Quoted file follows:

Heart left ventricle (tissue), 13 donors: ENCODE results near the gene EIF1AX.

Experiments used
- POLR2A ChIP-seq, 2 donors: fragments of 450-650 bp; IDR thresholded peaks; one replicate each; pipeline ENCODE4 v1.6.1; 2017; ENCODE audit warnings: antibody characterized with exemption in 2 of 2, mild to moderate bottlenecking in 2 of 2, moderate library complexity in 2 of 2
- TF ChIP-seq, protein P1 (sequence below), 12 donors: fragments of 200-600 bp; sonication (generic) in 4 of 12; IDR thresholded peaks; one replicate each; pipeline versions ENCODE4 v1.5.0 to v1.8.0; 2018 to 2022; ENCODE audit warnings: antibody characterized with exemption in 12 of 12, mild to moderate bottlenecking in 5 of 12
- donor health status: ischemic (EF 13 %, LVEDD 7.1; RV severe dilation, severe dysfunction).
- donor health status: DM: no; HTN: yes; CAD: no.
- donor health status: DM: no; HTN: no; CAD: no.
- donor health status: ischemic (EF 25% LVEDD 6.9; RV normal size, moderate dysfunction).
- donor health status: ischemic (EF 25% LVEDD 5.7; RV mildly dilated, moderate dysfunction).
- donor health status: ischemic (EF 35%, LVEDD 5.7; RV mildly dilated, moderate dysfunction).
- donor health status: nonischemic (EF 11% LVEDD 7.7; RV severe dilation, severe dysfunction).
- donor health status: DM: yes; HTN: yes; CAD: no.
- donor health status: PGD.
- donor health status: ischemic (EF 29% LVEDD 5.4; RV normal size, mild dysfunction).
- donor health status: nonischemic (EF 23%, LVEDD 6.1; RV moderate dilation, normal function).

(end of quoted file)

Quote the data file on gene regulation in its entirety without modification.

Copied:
Heart left ventricle (tissue), 13 donors: ENCODE results near the gene EIF1AX.

Experiments used
- POLR2A ChIP-seq, 2 donors: fragments of 450-650 bp; IDR thresholded peaks; one replicate each; pipeline ENCODE4 v1.6.1; 2017; ENCODE audit warnings: antibody characterized with exemption in 2 of 2, mild to moderate bottlenecking in 2 of 2, moderate library complexity in 2 of 2
- TF ChIP-seq, protein P1 (sequence below), 12 donors: fragments of 200-600 bp; sonication (generic) in 4 of 12; IDR thresholded peaks; one replicate each; pipeline versions ENCODE4 v1.5.0 to v1.8.0; 2018 to 2022; ENCODE audit warnings: antibody characterized with exemption in 12 of 12, mild to moderate bottlenecking in 5 of 12
- donor health status: ischemic (EF 13 %, LVEDD 7.1; RV severe dilation, severe dysfunction).
- donor health status: DM: no; HTN: yes; CAD: no.
- donor health status: DM: no; HTN: no; CAD: no.
- donor health status: ischemic (EF 25% LVEDD 6.9; RV normal size, moderate dysfunction).
- donor health status: ischemic (EF 25% LVEDD 5.7; RV mildly dilated, moderate dysfunction).
- donor health status: ischemic (EF 35%, LVEDD 5.7; RV mildly dilated, moderate dysfunction).
- donor health status: nonischemic (EF 11% LVEDD 7.7; RV severe dilation, severe dysfunction).
- donor health status: DM: yes; HTN: yes; CAD: no.
- donor health status: PGD.
- donor health status: ischemic (EF 29% LVEDD 5.4; RV normal size, mild dysfunction).
- donor health status: nonischemic (EF 23%, LVEDD 6.1; RV moderate dilation, normal function).